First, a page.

We cannot be wise if we cannot examine ourselves.

Another modern trait that makes wisdom difficult is our lack of patience. Learning takes time and so it requires patience, especially when we are faced with adversity. We barely have the patience to endure discomfort much less adversity. It is not a surprise that we cannot learn from it. When we encounter difficulty, we are more likely to quickly shift the conversation to blame or rescue. We either focus our energy on fault-finding in others or on demands that someone rescue us. Even when we are rescued, we are likely to view it as an entitlement rather than with gratitude. In our hurry, we have forgotten that we have the capability to rescue ourselves. We have forgotten that wisdom often lies on the other side of adversity.

Wisdom is not found by criticizing others.

Our modern propensity to find fault in everyone and everything but ourselves has led to the erosion of another trait. We have lost the ability to regret our past actions. The modern calculus is simple, if it is not my fault, there is nothing to regret. This way of thinking strips an essential quality away from us. Wisdom requires that we look inward and self-reflect. Without self-reflection there is no self-examination. If Socrates’ dictum that an unexamined life is not worth living is true, then we have a lot of work to do. But, if our energy is always focused outward, examining the faults of others, we will never stop and look inward to examine our own.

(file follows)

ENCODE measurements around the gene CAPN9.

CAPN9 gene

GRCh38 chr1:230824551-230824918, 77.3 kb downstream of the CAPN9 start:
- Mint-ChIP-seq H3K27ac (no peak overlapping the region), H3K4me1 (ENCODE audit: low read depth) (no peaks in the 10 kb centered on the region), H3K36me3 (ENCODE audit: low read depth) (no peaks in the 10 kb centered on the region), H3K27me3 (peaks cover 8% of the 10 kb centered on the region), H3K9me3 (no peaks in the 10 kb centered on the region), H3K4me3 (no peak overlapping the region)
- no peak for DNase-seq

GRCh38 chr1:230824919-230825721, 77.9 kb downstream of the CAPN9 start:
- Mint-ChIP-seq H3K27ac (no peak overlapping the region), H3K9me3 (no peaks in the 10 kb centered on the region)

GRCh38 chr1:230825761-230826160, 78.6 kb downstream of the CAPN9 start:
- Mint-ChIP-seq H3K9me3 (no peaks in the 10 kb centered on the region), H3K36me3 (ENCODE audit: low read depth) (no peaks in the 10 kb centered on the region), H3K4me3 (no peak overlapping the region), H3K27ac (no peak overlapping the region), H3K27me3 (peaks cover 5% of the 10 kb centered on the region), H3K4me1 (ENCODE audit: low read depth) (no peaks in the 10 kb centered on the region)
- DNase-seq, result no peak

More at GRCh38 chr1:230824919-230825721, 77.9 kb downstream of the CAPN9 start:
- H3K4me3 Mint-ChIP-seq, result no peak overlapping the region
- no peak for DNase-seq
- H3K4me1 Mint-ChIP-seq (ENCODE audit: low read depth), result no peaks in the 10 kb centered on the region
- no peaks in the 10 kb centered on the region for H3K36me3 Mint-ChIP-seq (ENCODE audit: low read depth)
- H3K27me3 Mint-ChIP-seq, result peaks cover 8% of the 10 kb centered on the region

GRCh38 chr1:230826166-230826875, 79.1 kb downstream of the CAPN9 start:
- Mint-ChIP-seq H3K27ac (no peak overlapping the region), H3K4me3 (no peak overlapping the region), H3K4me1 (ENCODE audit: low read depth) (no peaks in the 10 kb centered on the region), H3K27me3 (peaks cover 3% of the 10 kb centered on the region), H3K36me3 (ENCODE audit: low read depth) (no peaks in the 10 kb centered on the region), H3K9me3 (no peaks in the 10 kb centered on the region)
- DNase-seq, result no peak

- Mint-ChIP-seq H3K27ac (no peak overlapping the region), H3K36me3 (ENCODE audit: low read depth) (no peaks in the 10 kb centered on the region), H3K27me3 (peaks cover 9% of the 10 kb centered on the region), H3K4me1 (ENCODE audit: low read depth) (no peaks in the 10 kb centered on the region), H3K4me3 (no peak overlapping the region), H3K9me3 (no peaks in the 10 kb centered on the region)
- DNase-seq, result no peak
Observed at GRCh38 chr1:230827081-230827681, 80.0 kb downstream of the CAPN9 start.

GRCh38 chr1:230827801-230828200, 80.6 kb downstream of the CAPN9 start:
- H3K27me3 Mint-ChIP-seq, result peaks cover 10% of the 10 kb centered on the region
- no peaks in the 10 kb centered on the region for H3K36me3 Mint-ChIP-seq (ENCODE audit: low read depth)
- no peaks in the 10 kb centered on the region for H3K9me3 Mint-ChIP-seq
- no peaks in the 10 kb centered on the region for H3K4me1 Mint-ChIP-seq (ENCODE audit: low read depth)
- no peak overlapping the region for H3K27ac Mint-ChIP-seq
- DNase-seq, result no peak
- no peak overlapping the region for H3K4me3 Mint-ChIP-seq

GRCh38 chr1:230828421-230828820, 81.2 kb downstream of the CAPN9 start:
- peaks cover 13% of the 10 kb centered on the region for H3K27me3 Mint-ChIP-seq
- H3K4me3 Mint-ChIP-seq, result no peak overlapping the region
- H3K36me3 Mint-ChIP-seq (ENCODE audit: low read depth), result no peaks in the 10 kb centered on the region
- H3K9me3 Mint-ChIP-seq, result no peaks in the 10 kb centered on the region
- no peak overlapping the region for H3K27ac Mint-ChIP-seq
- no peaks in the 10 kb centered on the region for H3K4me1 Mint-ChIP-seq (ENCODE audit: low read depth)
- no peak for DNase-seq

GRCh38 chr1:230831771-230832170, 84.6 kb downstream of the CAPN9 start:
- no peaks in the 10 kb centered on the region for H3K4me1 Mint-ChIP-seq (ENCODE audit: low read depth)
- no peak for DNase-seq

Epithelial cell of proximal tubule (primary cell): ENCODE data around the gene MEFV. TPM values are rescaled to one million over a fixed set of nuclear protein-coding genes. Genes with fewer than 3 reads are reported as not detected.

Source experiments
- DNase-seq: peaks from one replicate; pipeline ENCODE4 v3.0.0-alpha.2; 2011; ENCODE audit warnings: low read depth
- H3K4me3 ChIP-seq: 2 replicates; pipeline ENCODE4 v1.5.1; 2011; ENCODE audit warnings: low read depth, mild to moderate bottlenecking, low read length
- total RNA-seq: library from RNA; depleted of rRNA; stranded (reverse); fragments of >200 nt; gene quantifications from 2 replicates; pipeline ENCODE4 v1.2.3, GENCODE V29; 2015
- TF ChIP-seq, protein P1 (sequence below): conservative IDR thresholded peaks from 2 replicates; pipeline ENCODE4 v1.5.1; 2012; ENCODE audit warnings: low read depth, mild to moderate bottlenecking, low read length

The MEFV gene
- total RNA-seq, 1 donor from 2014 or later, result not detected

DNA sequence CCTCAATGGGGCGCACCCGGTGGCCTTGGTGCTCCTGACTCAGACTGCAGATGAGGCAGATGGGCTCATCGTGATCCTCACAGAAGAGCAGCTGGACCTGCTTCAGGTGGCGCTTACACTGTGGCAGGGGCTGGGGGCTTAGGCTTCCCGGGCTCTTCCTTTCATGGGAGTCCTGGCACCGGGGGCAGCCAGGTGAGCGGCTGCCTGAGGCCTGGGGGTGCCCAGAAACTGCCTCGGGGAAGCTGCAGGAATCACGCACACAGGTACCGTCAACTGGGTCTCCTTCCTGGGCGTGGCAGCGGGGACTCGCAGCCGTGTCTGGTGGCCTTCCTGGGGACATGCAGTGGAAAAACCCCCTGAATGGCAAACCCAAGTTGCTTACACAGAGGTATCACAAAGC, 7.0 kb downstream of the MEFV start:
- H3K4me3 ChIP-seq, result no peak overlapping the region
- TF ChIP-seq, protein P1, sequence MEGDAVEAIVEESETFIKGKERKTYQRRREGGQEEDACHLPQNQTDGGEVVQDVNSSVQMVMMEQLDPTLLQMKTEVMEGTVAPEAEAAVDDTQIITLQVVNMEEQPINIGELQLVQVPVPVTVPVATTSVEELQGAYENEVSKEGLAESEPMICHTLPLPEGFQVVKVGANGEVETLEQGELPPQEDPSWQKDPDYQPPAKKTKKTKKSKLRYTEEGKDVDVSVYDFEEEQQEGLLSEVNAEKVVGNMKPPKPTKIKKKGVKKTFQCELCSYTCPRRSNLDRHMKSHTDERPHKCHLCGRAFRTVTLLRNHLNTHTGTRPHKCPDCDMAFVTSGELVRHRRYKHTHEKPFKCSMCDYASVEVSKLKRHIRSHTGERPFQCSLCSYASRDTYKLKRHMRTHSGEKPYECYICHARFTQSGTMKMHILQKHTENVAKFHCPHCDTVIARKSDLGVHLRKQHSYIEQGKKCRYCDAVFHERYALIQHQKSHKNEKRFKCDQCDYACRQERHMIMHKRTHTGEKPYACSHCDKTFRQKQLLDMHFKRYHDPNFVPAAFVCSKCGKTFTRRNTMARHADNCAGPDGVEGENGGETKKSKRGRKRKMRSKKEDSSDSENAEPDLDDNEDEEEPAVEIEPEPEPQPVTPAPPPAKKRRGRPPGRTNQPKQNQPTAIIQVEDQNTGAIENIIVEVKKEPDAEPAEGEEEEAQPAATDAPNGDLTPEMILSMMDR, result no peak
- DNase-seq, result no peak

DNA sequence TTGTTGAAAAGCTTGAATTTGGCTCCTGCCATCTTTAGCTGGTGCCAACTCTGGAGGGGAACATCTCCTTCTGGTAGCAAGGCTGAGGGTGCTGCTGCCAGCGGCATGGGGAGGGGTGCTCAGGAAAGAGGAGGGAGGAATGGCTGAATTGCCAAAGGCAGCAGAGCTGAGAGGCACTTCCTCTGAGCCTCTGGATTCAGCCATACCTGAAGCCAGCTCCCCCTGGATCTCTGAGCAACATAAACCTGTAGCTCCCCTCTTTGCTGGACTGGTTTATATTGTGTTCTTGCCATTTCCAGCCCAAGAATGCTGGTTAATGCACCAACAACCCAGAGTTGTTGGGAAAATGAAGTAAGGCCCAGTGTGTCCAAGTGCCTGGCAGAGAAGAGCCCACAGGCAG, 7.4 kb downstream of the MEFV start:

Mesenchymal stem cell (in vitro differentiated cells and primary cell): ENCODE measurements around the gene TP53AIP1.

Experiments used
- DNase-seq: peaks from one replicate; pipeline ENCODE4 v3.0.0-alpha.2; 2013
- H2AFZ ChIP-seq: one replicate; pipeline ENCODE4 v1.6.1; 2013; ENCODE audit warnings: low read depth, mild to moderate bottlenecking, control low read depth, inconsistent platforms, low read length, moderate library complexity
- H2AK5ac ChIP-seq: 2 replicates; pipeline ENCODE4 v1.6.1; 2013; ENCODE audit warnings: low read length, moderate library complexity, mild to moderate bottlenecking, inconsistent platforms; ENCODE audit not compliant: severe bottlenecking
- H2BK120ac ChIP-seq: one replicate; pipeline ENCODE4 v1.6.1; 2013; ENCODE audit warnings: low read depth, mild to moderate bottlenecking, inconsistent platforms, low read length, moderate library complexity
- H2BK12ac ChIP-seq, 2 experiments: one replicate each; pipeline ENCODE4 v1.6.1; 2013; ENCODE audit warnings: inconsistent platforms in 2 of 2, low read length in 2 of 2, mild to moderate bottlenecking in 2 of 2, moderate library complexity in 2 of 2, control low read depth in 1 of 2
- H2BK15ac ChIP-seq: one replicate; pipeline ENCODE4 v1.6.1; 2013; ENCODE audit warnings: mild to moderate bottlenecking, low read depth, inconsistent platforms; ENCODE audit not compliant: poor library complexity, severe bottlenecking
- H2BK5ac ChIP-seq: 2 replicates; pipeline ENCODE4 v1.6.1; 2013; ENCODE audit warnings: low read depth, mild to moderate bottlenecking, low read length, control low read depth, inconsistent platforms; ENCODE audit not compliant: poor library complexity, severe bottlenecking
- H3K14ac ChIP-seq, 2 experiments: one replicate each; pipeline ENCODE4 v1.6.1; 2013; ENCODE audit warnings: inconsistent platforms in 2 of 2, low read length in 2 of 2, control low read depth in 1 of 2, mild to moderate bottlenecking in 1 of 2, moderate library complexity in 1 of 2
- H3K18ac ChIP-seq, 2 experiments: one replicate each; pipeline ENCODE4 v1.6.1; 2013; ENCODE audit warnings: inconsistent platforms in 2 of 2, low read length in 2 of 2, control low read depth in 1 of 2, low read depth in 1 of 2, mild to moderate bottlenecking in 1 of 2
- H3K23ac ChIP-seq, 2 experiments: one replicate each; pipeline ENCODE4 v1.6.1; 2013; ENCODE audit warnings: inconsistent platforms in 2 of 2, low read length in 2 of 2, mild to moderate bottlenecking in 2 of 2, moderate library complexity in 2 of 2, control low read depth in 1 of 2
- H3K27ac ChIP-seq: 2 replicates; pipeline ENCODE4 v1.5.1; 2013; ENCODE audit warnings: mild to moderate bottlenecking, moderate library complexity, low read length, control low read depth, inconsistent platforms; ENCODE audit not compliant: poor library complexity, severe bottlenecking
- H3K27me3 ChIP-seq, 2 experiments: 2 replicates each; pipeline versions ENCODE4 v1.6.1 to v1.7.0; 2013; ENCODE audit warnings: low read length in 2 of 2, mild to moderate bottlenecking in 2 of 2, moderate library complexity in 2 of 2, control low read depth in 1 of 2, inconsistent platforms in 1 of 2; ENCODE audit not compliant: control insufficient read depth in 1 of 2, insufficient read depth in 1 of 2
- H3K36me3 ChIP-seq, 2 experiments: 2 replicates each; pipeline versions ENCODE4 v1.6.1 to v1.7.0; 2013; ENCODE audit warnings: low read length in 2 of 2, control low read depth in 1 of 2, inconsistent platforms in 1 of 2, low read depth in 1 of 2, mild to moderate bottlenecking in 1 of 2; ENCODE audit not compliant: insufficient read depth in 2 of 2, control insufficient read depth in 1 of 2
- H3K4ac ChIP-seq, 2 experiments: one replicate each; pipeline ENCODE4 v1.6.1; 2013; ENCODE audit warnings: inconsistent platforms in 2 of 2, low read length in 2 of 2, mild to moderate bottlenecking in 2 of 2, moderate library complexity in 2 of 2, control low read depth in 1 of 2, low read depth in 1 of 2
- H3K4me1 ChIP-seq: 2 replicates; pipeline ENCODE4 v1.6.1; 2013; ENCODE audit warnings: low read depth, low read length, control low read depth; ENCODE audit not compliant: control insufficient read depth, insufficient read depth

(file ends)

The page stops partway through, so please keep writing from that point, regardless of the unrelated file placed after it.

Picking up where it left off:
It is also discouraging that, along with our dissappearing culture of learning, we have lost our culture of politeness. It means we have lost more than our ability to interact graciously with others. It means we have lost our abiity to be humble. Humility requires that we put ourselves second and make room for others – not likely in today’s polarized world. The modern ego simply will not allow it. We have made ourselves unteachable, because we have made ourselves unapproachable. Unable to defer for even a moment to others, we have made ourselves thorny and hard of hearing. It is no wonder that no one teaches anyone else today. Even if approached, they would not listen.

To have a rebirth of wisdom will require that we once again value it. I had a college professor once who called nonconformists penguins. It seems that nonconformists enforce strict rules of conformity within their own sub-group. They are all nonconforming in the same way, all penguins. But the paradoxical rules of contemporary individualism and nonconformity do not allow us to value wisdom. Modern culture has a loud, demanding, shallow, and angry voice. The voice of wisdom is thoughtful and quiet. It is no wonder that we cannot hear it anymore.

For more insights see my books and blog at

Or, my YouTube channel, The Coping Expert, at

James McGinley, PhD is a professor, author, certified life coach, and licensed counselor. He is interested in cross-cultural and applied psychology, whether at work, as a part of a team, in our personal lives and in our relationships with others, or when we face adversity in life – whether from stress, addiction, or exposure to crisis.

(Image credit is Emile Guillemot on Unsplash)